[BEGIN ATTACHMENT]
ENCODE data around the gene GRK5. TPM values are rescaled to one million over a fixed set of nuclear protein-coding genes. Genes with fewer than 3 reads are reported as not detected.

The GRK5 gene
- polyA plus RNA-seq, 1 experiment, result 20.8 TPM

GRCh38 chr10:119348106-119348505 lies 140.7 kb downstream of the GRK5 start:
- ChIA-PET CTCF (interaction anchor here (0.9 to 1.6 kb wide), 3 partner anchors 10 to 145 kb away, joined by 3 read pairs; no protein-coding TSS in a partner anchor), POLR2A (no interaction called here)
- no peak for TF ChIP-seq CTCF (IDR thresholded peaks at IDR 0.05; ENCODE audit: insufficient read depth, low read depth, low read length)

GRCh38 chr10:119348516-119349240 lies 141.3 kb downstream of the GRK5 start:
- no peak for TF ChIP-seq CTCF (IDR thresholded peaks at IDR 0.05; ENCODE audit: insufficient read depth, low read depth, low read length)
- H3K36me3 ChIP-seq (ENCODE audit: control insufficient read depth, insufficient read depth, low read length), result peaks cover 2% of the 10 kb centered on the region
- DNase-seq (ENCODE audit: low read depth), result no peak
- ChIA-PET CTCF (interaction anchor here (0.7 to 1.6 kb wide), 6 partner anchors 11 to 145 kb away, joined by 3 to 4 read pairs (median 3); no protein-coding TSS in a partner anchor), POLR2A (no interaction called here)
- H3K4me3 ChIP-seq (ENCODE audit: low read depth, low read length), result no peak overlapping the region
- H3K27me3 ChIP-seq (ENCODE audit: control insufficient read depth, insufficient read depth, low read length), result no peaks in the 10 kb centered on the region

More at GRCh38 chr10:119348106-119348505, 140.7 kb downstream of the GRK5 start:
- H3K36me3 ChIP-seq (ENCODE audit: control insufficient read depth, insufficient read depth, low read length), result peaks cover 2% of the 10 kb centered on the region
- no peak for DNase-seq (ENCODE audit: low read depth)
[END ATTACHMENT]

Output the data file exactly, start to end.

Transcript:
ENCODE data around the gene GRK5. TPM values are rescaled to one million over a fixed set of nuclear protein-coding genes. Genes with fewer than 3 reads are reported as not detected.

The GRK5 gene
- polyA plus RNA-seq, 1 experiment, result 20.8 TPM

GRCh38 chr10:119348106-119348505 lies 140.7 kb downstream of the GRK5 start:
- ChIA-PET CTCF (interaction anchor here (0.9 to 1.6 kb wide), 3 partner anchors 10 to 145 kb away, joined by 3 read pairs; no protein-coding TSS in a partner anchor), POLR2A (no interaction called here)
- no peak for TF ChIP-seq CTCF (IDR thresholded peaks at IDR 0.05; ENCODE audit: insufficient read depth, low read depth, low read length)

GRCh38 chr10:119348516-119349240 lies 141.3 kb downstream of the GRK5 start:
- no peak for TF ChIP-seq CTCF (IDR thresholded peaks at IDR 0.05; ENCODE audit: insufficient read depth, low read depth, low read length)
- H3K36me3 ChIP-seq (ENCODE audit: control insufficient read depth, insufficient read depth, low read length), result peaks cover 2% of the 10 kb centered on the region
- DNase-seq (ENCODE audit: low read depth), result no peak
- ChIA-PET CTCF (interaction anchor here (0.7 to 1.6 kb wide), 6 partner anchors 11 to 145 kb away, joined by 3 to 4 read pairs (median 3); no protein-coding TSS in a partner anchor), POLR2A (no interaction called here)
- H3K4me3 ChIP-seq (ENCODE audit: low read depth, low read length), result no peak overlapping the region
- H3K27me3 ChIP-seq (ENCODE audit: control insufficient read depth, insufficient read depth, low read length), result no peaks in the 10 kb centered on the region

More at GRCh38 chr10:119348106-119348505, 140.7 kb downstream of the GRK5 start:
- H3K36me3 ChIP-seq (ENCODE audit: control insufficient read depth, insufficient read depth, low read length), result peaks cover 2% of the 10 kb centered on the region
- no peak for DNase-seq (ENCODE audit: low read depth)